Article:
The Three I’s of January 2021: Insurrection, Impeachment, and Inauguration

Rose McCaffrey

Just when everyone thought 2021 couldn’t get crazier than 2020, it did. The first three Wednesdays of the month of January went like this: January 6 saw the Insurrection at the Capitol, where a mob of Trump supporters swarmed the building to “stop the steal”; January 13 saw the second Impeachment of Donald J. Trump; and January 20 saw the Inauguration of Joseph R. Biden and Kamala D. Harris.

January 6 started as a normal day in Washington D.C. Congress was called to confirm the Electoral College results. Donald Trump believed that the election was stolen from him and held a rally in contradiction to the count.

During this rally, Donald Trump, his children, and his staffers, like Rudy Giuliani, told the people in the crowd to storm the Capitol in order to “stop the steal.” Five people died as a result of this Insurrection.

The former president’s attorney, Rudy Giuliani, used the phrase, “trial by combat” prior to the deadly attacks on the United States Capitol.

“I was in awe,” reported Michael Carlin, a junior majoring in human biology. “I could not believe it was happening.”

He added that he was surprised and never would have believed something like this could happen in the United States.

“Everyone who had attempted to raid the Capitol building–no matter who you are or what role you played–you should be charged in some way,” Carlin stated.

Just one week later, the House of Representatives drafted Articles of Impeachment because of the Insurrection on the Capitol. This is the second Impeachment brought forth on the former President. It is an historic event because this is the first time a president has been impeached twice.

Senior, Mariah Mauke, a political science major, commented on the Impeachment proceedings. “Initially, I found it kind of funny,” Mauke said. “But then a deeper realization set in of just how insane it was that we had such a terrible leader that he had to be the first to ever be impeached twice.”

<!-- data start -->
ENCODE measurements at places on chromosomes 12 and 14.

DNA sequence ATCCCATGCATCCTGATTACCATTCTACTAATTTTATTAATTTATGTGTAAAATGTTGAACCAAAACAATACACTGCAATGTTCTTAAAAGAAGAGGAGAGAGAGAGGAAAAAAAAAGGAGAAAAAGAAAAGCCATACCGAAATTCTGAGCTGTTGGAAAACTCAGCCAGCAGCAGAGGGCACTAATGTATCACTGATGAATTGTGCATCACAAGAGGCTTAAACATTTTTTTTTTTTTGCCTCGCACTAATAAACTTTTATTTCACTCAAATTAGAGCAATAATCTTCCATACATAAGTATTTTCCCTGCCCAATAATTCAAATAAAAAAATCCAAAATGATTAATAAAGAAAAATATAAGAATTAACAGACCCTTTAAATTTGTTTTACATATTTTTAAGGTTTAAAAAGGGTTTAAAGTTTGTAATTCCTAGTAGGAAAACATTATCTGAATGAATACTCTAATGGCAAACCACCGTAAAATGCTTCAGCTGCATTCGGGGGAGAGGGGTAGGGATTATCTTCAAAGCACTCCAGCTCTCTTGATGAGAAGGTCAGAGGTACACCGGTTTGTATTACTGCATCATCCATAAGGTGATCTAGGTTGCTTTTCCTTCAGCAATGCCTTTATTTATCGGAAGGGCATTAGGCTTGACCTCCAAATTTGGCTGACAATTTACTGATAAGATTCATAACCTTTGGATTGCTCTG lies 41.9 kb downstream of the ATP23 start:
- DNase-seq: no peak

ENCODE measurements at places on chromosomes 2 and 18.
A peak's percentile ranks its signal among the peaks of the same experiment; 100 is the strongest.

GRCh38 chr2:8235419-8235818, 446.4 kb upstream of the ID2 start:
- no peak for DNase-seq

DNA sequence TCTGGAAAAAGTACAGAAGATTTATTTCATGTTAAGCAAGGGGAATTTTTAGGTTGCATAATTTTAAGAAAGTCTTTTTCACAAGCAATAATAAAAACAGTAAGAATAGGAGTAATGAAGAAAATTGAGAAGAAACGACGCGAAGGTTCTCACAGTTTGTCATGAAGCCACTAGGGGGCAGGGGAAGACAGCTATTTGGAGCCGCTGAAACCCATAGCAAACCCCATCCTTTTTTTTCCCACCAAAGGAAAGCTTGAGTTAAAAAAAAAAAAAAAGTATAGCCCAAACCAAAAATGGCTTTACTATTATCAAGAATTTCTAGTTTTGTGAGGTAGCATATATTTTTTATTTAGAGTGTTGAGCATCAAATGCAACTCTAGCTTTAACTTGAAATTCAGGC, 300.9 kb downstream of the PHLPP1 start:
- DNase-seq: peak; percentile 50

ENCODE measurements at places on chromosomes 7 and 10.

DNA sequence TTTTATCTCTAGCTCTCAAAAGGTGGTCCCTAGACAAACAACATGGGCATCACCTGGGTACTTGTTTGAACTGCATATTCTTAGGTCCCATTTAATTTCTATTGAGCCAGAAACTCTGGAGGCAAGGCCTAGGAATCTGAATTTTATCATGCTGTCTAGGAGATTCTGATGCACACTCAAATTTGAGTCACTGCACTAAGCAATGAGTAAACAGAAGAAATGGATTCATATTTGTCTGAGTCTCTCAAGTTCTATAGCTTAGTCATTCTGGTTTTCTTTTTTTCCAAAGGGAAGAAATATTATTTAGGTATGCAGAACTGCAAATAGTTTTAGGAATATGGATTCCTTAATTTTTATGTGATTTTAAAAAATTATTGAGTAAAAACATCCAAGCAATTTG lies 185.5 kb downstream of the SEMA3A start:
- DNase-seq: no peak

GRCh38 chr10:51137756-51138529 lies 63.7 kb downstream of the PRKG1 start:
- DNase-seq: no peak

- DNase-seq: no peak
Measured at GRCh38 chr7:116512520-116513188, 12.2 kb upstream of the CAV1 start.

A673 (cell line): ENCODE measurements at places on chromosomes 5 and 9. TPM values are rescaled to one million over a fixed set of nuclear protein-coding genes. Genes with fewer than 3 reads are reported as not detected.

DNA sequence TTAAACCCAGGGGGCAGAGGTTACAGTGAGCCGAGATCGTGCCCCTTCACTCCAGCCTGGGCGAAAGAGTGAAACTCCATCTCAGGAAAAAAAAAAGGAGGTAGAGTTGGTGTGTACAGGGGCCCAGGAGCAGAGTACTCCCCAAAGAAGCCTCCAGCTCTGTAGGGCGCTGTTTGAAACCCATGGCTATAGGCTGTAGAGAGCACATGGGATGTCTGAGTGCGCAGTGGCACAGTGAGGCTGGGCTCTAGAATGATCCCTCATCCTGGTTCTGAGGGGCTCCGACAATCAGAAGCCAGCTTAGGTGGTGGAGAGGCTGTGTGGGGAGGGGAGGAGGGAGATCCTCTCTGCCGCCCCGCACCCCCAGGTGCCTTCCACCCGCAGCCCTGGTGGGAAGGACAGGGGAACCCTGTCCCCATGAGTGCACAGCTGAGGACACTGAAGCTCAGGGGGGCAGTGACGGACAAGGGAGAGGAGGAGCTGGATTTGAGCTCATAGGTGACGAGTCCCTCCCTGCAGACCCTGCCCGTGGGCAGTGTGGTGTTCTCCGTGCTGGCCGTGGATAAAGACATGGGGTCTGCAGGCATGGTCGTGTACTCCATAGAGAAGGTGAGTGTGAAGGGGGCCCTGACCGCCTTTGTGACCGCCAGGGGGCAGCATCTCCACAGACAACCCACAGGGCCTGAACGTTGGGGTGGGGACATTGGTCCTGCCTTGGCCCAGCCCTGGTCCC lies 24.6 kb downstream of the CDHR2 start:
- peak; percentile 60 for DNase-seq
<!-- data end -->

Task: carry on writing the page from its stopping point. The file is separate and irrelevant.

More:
She added, “There’s really a point here, that he got impeached twice. It’s just the fact that no president in history has committed offenses to get to that second impeachment and Trump did.”

Mauke also mentioned a fun fact about the Articles of Impeachment: “They spelled ‘United’ wrong. They said ‘the Unites States.’”

The following Wednesday, January 20, just one week after the second articles of impeachment were submitted, the country welcomed a new President and Vice President.

This Inauguration was extremely historic. There was a very small crowd in attendance witnessing Joseph R. Biden and Kamala D. Harris take their oaths of office.

It was also historic as Kamala D. Harris was sworn into office as the first-ever woman of South-Asian and Black descent. This was a win for women and for people of color.

“I have said it before and I’ll say it again, I am not the biggest fan of Biden or Harris,” said Alyssa Kelleher, a sophomore majoring in political science. “But I am excited to see what they have to bring to the table.” Kelleher said that the inauguration was “a breath of fresh air compared to the previous administration.”

“Of course, it looked very different,” Kelleher continued. “It was very different with the pandemic and the attack on the Capitol.” Kelleher also sensed that security seemed higher, because “people were nervous for Biden to potentially be assassinated.”

2020 was a historic year. It included an election, a global pandemic, and the rise several social movements. These three weeks of events can only begin to unveil what 2021 will look like.

The Capitol Building in Washington, DC, was stormed by a mob of Trump supporters on January 6, 2021. (Photo by Arun Kumar)


The National Guard surrounded the Capitol building in the wake of the insurrection. (Photo by Brendan Beale)